What Joseph Raz’s classic Rule of Law article tells us about administrative law

Joseph Raz’s article on “The Rule of Law and Its Virtue” (eventually incorporated in the collection of essays The Authority of Law: Essays on Law and Morality) is well known, mostly for the argument that the Rule of Law should not be confused with good law, and that a legal system can be thoroughly iniquitous while still complying with its requirements. The Rule of Law (I follow Jeremy Waldron’s practice in capitalizing the phrase), Professor Raz famously says, is like the sharpness of a knife: a knife needs to be sharp to be useful, and a legal system should comply with the requirements of the Rule of Law to be effective, but that tells us nothing at all about whether the knife is being used to cut bread or to kill people, and whether law is used to protect or to repress them. Professor Raz describes his “conception of the rule of law”  as “formal”, (214) although a number of its tenets have to do with the operation of the courts, and best described (following Professor Waldron again) as procedural, rather than formal.

I think, however, that Professor Raz’s understanding of the Rule of Law amounts to a substantive one in one particular area, in which his insights are not, so far as I know, particularly appreciated: administrative law. Administrative decision-making and its review by the courts are at the heart of the Razian Rule of Law. The third Rule of Law “principle” Professor Raz lists, after the ones calling for “prospective, open, and clear” (214) laws and “stable” ones, (214) is that “the making of particular laws (particular legal orders) should be guided by open, stable, clear, and general rules”. (215) This is a warning about the dangers of administrative (and executive more generally) discretion:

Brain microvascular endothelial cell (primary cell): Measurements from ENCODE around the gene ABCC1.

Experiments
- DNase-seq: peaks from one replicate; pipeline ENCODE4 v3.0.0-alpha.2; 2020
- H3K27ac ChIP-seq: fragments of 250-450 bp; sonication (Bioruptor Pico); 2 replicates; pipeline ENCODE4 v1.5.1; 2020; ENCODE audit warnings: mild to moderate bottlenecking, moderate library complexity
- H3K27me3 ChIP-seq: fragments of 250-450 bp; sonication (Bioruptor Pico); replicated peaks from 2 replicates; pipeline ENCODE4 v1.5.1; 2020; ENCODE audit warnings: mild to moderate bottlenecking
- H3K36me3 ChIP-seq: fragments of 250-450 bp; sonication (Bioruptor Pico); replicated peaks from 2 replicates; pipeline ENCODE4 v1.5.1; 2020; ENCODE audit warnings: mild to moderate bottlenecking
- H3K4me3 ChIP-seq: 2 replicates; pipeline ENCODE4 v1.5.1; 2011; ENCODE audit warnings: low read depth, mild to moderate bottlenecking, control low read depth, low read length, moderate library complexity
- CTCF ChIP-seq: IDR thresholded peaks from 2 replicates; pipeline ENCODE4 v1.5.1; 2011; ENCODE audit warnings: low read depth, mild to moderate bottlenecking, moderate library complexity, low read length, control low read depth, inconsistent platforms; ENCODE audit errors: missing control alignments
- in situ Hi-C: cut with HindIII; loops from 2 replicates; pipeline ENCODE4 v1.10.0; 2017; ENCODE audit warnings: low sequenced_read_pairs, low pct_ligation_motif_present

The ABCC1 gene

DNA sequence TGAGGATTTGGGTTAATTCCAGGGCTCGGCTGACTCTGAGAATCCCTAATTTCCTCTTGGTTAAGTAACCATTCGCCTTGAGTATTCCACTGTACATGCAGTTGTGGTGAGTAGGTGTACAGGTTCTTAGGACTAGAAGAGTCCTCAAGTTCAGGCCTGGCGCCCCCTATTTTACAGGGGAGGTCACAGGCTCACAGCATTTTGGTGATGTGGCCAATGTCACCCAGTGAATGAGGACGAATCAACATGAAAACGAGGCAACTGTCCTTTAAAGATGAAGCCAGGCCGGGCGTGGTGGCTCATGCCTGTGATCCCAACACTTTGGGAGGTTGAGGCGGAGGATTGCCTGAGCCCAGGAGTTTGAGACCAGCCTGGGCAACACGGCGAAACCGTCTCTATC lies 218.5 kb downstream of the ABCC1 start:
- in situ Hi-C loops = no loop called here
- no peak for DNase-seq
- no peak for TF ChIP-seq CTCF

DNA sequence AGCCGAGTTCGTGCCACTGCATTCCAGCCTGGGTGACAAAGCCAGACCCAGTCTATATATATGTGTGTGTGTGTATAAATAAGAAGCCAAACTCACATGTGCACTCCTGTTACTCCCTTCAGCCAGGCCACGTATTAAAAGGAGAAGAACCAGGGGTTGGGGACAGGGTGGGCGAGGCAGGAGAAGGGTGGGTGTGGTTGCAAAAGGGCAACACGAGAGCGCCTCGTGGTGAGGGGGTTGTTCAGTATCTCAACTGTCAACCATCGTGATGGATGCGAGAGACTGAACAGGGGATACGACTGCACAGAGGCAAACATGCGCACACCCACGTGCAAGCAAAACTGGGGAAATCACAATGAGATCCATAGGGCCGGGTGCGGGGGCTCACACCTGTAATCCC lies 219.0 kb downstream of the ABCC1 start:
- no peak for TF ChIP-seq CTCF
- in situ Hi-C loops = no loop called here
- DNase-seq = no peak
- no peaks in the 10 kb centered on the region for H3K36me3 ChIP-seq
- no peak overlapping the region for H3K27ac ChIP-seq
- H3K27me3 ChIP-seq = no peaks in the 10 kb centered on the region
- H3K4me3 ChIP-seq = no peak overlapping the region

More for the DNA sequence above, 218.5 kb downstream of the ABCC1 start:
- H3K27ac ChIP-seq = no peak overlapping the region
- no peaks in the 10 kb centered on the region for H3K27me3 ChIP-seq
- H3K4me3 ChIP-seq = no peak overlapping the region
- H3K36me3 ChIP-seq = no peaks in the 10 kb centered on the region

A police constable regulating traffic, a licensing authority granting a licence under certain conditions, all these and their like are among the more ephemeral parts of the law. As such they run counter to the basic idea of the rule of law. They make it difficult for people to plan ahead on the basis of their knowledge of the law. (216)

This is not to say that no executive power can be exercised consistently with the Rule of Law. Professor Raz suggests that the problem with its “ephemeral” nature

is overcome to a large extent if particular laws of an ephemeral status are enacted only within a framework set by general laws which are more durable and which impose limits on the unpredictability introduced by the particular orders. (216)

This framework includes